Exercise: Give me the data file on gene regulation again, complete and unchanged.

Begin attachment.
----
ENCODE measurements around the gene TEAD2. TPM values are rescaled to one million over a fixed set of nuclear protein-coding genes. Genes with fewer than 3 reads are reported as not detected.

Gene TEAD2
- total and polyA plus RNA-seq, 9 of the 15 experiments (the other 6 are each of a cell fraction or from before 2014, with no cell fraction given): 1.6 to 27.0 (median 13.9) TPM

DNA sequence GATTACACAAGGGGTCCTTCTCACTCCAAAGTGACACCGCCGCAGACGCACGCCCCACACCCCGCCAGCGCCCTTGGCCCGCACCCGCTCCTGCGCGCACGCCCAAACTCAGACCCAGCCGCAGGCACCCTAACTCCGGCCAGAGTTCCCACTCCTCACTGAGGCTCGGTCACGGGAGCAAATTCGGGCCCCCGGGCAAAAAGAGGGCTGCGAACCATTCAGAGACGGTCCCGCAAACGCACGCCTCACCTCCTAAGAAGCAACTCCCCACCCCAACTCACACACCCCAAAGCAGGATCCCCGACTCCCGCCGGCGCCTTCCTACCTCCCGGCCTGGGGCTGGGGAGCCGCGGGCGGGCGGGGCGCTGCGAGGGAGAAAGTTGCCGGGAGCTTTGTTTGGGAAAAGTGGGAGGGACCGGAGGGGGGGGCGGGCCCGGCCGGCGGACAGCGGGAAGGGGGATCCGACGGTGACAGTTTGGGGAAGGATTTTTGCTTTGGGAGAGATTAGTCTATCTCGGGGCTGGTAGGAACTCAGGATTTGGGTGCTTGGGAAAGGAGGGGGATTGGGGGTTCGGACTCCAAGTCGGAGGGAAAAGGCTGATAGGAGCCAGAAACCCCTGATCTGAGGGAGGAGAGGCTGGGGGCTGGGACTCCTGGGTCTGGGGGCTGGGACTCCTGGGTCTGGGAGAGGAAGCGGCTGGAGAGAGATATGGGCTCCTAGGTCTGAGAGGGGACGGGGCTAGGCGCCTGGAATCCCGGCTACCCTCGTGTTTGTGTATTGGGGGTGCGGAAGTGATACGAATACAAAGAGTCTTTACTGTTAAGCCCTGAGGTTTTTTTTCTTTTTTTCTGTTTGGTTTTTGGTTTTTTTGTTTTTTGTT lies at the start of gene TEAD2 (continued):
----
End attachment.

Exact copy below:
ENCODE measurements around the gene TEAD2. TPM values are rescaled to one million over a fixed set of nuclear protein-coding genes. Genes with fewer than 3 reads are reported as not detected.

Gene TEAD2
- total and polyA plus RNA-seq, 9 of the 15 experiments (the other 6 are each of a cell fraction or from before 2014, with no cell fraction given): 1.6 to 27.0 (median 13.9) TPM

DNA sequence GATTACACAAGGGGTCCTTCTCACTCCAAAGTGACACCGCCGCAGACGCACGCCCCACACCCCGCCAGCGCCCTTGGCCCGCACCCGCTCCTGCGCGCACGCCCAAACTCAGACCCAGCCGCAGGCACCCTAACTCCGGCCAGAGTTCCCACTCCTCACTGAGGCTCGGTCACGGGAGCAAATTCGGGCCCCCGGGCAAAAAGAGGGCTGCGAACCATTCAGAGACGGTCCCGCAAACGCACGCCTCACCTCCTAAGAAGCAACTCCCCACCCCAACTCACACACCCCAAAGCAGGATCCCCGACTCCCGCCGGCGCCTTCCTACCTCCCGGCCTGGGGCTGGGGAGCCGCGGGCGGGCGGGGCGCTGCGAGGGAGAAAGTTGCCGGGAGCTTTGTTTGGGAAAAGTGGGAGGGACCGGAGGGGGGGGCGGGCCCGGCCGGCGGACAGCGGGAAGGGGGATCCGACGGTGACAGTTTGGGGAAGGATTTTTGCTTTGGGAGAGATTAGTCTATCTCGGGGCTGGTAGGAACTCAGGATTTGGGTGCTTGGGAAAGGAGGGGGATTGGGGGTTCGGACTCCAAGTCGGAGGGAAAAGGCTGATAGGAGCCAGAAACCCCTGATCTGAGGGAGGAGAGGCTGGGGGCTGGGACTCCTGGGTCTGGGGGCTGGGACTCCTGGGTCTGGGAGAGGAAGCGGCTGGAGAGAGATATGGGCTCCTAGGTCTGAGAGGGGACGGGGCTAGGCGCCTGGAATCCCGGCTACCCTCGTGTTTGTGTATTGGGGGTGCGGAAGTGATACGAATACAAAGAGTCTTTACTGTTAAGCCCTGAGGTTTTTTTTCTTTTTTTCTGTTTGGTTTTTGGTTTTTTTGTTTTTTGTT lies at the start of gene TEAD2 (continued):